Andrew: Yeah. No look, I 100% agree. I mean, people can go, I've pulled the Wikipedia page up here, you can go see it like, through the roof shoot. That's exactly what it is, right? It's the current shareholder suing the company and saying, "We owned the company. Directors inside did something wrong. We're trying to get persons from it." And more than that, I know this isn't legal, but I've been thinking like, hey, you and I can go sell a stock today, right? And tomorrow, a buyout announcement gets made and the stock goes from 10 to 20 and under this current... Under this thinking, we could go sue and say, "Oh no. That 20 belongs to us," because the negotiations were happening while we were shareholders, right? The negotiation is wrapped and we sold, but all the negotiations happened when we were shareholders, we should get that 20.
I realize that that's not the legal argument here, but that's kind of how I've been looking at it, or you go buy a bankrupt claim, you buy a bankruptcy claim for pennies on the dollar and it turns out to pay out a par. Well, are we going to expose ourselves to former creditors? Coming in and saying, "Oh, well, I owned that claim when it was in bankruptcy. I sold it to you, but I deserve to get paid out of parlec[?]." It just seems like it opens up a can of worms to who is entitled to what when things happen, all that type of stuff.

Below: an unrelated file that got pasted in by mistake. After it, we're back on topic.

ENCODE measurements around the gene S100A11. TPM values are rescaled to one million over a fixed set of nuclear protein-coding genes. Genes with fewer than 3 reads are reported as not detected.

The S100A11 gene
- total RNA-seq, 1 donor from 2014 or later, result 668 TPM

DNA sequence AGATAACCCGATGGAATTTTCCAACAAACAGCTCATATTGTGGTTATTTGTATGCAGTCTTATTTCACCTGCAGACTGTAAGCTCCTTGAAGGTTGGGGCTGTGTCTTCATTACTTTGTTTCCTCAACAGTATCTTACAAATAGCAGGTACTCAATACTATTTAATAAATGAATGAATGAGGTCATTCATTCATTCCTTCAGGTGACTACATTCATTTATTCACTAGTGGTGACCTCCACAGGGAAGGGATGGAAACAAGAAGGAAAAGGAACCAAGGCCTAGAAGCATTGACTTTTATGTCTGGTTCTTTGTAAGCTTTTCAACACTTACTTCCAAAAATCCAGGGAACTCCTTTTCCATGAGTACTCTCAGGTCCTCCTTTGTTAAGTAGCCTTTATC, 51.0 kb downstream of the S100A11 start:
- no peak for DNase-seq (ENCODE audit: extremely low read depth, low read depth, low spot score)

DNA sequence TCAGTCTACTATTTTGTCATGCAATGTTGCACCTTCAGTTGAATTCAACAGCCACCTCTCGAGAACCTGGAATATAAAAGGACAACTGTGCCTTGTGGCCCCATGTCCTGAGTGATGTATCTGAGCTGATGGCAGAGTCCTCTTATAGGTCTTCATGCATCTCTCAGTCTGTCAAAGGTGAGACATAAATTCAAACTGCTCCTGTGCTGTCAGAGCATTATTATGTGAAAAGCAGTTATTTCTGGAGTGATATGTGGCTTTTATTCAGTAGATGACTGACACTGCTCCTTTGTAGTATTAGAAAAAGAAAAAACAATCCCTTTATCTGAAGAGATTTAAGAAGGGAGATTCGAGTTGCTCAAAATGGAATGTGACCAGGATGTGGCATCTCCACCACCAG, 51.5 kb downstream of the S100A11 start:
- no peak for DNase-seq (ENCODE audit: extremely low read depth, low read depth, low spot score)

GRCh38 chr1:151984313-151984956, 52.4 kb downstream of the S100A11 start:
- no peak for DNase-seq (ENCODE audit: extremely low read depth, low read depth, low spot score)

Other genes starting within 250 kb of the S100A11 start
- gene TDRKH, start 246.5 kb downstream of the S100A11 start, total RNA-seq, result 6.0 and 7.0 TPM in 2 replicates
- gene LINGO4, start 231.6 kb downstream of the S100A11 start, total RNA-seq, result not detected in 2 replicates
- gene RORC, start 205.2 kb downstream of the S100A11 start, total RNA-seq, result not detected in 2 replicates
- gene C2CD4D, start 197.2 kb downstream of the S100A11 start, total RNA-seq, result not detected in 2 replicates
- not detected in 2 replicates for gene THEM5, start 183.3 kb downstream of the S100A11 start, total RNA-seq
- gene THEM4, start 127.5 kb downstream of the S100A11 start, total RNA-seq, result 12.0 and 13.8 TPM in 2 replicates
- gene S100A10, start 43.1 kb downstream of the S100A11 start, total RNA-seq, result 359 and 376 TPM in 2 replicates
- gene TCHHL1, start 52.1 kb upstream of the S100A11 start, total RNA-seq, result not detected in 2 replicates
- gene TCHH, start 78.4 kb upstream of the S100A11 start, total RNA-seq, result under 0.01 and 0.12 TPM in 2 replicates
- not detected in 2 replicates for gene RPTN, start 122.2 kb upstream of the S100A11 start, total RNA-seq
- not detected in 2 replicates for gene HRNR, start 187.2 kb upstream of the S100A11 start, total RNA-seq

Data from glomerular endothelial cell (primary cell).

Chris: I just want to build on that for a second and this is another non-lawyer point. This is simply a matter of logic and the law doesn't have to be logical, but just given that we also happen to have the law on our side, I just wanted to build that, which is we are bringing a view to this conversation that is wholly conventional. Ubiquitous almost. The antithetical view that we would up and everything. I mean, I might, as a capitalist that is probably net, we're more harmed by litigiousness than I benefited.
The idea that the entire American corporate law system would be upended. I mean, kind of like that, but that's a radical view. That's something you don't do through legislation. That's not something you would do at the court level, not even an appellate court, not even the Supreme Court to say. I mean, you couldn't organize shareholder cases trying to hunt down the former owners. And if the current shareholders' rights were basically clapped suit, utterly change. In the 99% of the time that we're not suing anybody, it's still the case that we have rights. That we will defend on behalf of ourselves and our investors.
And when we're talking with managers or directors, they know that it's in our toolkit. That's in our toolkit in the friendliest situation, but if they knew that under no circumstances were their current owners are able to defend their rights because the benefit would go someplace else. You wouldn't be able to organize in any real way. It would collapse the entire system. I mean, it would be a revolution, maybe a good one, maybe a bad one, but one that would be pretty amazing to have. Just kicked off by one judge, in one case, and one state.